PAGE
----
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Wot I Read – X-COM UFO Defense, A Novel

By Alec Meer on November 9th, 2012.

The Stunday Papers

Somehow, I wasn’t aware that there was an official novelisation of 1993 strategy/everything game X-COM until just last month. Given my decades-long fixation with X-COM, this was rather like discovering that there was a book about my mum that had passed me by completely.

Diane Duane’s slim text X-COM: UFO Defense – A Novel, published in 1996 by game guide firm Prima, has long been out of print (and never made it to e-print), so despite long scouring of fansites my only option was to explore the secondhand market, which in general wanted over £20 for this 250-page paperback. One joker’s even asking £500 for it. Fortunately, a lucky eBay bid got it to me for a mere £11, and so it is that I now own this fascinating oddity: a novelisation of a strategy game, written by an author with a long history of penning books based on existent sci-fi franchises. Could it truly recreate the tension and horror of X-COM? The thoughtful trauma of the minute-to-minute decisions and the long game of base-building and troop-nurturing?
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Escaping, Or Taking Refuge?

By Jim Rossignol on December 17th, 2007.

Professional gaming academic Ted Castronova has been talking about his new book, Exodus to the Virtual World: How Online Fun Is Changing Reality, and he’s been saying the kinds of things that have been playing on my mind a whole lot in recent months. How valuable is our gaming escapism? And what does it mean to spend so much time in virtual worlds? Ted’s book is about making some judgments, as he explained to the BBC:

“If reality is a bad thing, and people are going into virtual worlds to reconnect, the word you would deploy is refuge,” he said.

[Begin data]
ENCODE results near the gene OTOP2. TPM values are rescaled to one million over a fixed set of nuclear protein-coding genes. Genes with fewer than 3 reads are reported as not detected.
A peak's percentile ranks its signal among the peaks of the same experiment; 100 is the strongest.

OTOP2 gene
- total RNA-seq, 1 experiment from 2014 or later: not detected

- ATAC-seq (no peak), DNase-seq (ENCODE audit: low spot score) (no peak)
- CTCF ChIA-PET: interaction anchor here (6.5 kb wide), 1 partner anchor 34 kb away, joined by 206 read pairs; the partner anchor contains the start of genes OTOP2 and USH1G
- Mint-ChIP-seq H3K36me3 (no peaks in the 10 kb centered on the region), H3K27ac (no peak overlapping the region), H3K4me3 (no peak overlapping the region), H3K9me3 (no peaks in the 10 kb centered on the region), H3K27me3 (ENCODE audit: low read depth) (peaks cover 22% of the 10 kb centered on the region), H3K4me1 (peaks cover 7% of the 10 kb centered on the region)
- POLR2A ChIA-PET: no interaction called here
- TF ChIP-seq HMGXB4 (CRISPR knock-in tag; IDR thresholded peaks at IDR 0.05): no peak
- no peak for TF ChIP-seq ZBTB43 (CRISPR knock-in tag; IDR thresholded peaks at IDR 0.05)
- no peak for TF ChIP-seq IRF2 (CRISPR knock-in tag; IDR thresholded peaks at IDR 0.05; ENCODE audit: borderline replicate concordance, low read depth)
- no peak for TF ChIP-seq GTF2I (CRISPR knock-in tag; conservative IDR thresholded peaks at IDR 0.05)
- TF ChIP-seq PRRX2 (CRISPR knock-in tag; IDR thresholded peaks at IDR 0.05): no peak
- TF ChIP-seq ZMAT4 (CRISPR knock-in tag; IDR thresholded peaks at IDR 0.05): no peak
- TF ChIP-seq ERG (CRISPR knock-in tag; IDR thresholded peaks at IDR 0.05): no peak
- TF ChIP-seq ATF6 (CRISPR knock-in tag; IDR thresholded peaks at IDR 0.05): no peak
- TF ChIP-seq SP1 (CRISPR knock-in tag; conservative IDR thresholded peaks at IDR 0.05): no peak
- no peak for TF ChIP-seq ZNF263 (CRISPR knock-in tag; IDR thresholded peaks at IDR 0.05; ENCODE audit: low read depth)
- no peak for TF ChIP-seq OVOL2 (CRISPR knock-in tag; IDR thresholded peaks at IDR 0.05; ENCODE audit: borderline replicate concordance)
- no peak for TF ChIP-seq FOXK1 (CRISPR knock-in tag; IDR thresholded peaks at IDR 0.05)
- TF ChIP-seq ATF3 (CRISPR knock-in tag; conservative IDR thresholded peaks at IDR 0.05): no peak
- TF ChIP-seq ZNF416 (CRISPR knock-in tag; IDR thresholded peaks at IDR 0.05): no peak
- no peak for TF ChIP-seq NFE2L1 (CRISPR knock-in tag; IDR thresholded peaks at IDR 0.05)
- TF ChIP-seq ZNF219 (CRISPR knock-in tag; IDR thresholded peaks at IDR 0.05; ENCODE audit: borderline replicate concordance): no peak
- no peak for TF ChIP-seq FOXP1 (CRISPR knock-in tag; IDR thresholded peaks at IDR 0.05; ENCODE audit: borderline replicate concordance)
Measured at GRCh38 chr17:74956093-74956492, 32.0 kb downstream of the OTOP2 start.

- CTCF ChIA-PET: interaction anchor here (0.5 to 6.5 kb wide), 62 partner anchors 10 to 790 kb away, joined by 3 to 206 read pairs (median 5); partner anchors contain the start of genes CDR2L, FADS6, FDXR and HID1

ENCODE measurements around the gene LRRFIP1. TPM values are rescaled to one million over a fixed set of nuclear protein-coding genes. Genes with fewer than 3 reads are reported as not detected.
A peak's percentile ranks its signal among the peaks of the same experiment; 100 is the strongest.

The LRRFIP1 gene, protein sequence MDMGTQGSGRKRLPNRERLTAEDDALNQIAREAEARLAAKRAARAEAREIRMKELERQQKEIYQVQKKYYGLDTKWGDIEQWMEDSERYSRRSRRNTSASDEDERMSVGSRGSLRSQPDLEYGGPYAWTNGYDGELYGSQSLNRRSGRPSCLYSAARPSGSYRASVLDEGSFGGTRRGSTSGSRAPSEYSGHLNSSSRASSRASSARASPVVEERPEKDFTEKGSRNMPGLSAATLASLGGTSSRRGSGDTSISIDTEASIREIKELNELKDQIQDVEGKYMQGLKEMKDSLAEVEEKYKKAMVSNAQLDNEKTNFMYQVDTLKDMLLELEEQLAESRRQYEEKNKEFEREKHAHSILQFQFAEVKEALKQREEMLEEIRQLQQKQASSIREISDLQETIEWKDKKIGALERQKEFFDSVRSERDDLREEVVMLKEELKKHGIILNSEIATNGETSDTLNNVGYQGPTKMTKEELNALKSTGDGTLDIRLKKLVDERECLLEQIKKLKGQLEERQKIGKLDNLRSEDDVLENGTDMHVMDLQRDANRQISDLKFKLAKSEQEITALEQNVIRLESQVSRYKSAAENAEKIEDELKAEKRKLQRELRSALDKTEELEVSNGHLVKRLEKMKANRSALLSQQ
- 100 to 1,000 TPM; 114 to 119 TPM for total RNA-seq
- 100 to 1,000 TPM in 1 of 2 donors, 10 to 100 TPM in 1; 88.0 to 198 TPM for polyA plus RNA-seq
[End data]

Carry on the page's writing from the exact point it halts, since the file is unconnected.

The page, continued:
“A father of two spending 90 hours a week in a virtual world because he doesn’t like his wife – I would say that’s escapism, and it isn’t anything you would say is good.

“But if it’s a heavy-set girl from a small town who gets victimised just because her body isn’t the ‘right’ kind of body, and she goes online to make friends because she can’t get a fair shake in the real world, then I would say the virtual world is more of a refuge.”

So are you escaping, or taking refuge, readers?

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Rapture’s Required Reading

By Kieron Gillen on August 22nd, 2007.

I love things like this. I’ve got into some of my favourite things via creators of things I’ve loved recommending them – following the trails to interesting places. Because if they’ve inspired something you’ve loved, they’ve got to be pretty good, yeah? That thought process has lead me to everything from Vonnegut to the Buzzcocks to Nethack.

Anyway, Gametap asked Ken Levine for his list of works which kept the Irrational team’s creative engines fully stoked up. For example…

Animal Farm: (Book, 1945)
“You really only need to read this one book to understand power and what it does to people; it’s the ultimate story of what happens when ideals slam into less than ideal people.”

Miller’s Crossing (Film, 1990)
“My favorite film of all time. It’s all dialogue, style, and more interconnected plot threads than you can possibly comprehend in one viewing; probably why I’ve seen it 20 times. A huge inspiration when trying to create the slang and language tonality of the city of Rapture.”

More in the full article including the music-inspiring Sweet and Lowdown, the Rand double-combo of The Fountainhead and Atlas Shrugged, the entire city of New York and Gilliam’s retro-sci-fi opus Brazil (For the record, which is in at least half of RPS’ staffs’ top 5 films ever).